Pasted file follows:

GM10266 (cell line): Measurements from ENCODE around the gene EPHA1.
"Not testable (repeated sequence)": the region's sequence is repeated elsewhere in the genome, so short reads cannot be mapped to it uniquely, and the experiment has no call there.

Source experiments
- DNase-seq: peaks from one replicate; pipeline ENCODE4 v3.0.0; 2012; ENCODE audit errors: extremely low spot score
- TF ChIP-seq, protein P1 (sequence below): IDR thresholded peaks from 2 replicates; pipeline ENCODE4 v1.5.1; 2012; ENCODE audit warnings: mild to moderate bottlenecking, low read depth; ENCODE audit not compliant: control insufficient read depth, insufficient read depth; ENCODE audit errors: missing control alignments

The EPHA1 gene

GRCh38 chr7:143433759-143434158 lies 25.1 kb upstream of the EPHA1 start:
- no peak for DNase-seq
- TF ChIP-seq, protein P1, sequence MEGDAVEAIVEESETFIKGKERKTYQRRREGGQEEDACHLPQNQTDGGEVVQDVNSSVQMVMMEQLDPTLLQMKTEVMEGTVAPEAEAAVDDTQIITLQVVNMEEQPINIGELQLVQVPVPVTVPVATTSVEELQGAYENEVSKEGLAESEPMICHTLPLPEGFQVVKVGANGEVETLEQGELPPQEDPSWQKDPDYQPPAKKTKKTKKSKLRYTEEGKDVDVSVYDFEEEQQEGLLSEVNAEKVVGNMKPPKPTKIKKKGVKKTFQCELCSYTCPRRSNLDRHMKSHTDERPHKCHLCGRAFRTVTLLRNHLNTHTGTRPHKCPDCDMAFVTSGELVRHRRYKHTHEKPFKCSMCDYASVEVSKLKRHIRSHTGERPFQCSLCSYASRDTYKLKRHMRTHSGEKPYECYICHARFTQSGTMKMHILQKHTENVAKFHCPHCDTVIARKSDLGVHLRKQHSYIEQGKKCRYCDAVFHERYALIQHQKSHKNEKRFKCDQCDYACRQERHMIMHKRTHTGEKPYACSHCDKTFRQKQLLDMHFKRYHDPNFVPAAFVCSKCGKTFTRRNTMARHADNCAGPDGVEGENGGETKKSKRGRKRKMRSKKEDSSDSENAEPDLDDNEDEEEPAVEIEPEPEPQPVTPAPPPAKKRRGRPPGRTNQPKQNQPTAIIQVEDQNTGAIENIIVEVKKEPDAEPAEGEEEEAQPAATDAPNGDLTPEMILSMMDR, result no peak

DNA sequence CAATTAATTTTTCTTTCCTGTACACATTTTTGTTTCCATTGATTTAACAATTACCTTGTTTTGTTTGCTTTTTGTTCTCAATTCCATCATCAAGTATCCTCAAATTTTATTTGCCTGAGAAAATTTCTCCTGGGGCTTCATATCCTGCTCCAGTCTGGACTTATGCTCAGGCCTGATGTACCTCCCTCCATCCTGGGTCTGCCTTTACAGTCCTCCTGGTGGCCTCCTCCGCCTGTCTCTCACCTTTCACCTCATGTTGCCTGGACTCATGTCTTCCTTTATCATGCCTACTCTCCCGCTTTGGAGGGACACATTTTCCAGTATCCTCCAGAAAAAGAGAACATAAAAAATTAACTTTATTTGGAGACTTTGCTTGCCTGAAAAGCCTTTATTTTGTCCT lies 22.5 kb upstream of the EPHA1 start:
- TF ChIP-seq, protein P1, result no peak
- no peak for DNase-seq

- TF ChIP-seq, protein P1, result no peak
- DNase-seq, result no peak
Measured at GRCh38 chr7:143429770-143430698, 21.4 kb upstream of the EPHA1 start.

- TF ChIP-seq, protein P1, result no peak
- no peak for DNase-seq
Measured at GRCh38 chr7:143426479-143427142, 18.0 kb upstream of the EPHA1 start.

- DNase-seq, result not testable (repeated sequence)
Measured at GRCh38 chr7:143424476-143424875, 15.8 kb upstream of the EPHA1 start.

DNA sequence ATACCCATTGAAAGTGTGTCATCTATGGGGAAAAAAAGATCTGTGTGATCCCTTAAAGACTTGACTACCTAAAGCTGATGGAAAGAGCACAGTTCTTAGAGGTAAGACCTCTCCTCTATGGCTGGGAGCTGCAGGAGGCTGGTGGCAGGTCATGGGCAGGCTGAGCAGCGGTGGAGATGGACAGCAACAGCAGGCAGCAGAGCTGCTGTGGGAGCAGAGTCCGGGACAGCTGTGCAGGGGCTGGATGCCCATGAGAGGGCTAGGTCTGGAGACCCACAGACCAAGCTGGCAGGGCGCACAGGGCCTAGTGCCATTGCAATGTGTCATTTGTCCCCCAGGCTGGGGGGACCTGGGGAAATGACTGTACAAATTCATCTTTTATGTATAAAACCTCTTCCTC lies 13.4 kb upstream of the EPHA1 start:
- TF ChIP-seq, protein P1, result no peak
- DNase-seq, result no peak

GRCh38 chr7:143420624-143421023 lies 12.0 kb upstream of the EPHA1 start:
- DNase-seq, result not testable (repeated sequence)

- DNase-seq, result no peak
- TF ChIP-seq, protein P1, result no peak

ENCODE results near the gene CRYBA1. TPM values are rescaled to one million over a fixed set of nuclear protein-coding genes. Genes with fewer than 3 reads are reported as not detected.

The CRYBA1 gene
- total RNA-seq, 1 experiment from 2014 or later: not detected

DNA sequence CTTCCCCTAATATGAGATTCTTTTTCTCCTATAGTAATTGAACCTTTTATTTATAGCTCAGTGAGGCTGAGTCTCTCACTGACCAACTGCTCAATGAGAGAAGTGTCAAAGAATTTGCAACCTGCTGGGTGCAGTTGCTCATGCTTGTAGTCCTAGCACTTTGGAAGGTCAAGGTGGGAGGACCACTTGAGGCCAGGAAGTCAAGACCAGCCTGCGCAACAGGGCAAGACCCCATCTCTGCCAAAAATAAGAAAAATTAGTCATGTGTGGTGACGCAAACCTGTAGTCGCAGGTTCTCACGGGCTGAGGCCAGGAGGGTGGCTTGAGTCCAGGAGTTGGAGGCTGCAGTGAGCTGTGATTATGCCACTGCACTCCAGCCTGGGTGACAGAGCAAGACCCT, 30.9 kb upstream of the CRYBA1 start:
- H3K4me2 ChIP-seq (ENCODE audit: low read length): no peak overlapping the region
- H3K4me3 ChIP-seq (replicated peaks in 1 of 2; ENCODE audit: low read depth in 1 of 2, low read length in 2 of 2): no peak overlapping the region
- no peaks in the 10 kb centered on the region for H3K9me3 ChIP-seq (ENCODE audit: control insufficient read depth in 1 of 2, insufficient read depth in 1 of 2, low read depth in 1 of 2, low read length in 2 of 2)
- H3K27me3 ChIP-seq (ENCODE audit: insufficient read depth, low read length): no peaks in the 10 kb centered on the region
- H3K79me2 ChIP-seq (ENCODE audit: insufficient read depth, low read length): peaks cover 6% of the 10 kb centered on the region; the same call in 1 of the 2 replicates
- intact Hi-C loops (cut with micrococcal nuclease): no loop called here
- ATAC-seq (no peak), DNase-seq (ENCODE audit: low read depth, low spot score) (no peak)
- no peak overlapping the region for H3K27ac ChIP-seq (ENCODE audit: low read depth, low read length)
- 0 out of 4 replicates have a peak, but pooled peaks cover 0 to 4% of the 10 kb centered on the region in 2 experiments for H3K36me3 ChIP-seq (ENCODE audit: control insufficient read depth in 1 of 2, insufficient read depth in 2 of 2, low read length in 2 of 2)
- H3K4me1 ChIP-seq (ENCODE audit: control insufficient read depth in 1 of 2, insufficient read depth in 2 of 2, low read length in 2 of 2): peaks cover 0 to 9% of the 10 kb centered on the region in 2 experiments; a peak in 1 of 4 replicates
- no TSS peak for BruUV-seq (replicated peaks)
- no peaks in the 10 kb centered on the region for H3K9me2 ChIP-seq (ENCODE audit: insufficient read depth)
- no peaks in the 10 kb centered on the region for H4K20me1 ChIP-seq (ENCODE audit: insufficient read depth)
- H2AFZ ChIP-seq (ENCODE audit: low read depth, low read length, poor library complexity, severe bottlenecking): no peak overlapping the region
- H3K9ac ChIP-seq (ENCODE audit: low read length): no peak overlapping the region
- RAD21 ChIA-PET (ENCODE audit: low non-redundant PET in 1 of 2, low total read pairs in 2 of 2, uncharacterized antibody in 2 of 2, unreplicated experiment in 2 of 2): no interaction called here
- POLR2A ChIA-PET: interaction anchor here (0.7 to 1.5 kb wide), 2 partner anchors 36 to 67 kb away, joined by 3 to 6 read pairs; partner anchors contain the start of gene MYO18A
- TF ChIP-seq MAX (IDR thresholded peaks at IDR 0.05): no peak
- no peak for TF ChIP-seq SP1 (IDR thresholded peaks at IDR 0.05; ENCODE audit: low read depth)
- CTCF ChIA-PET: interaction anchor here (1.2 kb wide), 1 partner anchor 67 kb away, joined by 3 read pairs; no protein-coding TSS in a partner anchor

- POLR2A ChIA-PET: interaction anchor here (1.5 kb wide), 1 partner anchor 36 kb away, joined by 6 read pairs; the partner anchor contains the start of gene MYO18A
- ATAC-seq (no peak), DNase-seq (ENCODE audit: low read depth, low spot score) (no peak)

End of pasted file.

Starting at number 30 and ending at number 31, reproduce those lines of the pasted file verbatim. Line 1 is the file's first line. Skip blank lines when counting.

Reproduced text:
- total RNA-seq, 1 experiment from 2014 or later: not detected

DNA sequence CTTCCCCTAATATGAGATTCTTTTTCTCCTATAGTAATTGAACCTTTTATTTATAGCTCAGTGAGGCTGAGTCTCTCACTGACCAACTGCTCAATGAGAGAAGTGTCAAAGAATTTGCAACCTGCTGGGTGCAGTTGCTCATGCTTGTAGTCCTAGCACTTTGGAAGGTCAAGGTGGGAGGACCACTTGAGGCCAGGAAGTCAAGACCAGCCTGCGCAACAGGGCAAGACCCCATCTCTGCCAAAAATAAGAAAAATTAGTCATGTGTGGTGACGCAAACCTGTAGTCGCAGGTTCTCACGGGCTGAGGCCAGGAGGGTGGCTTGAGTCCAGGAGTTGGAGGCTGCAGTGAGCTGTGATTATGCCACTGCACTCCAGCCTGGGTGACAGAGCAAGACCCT, 30.9 kb upstream of the CRYBA1 start: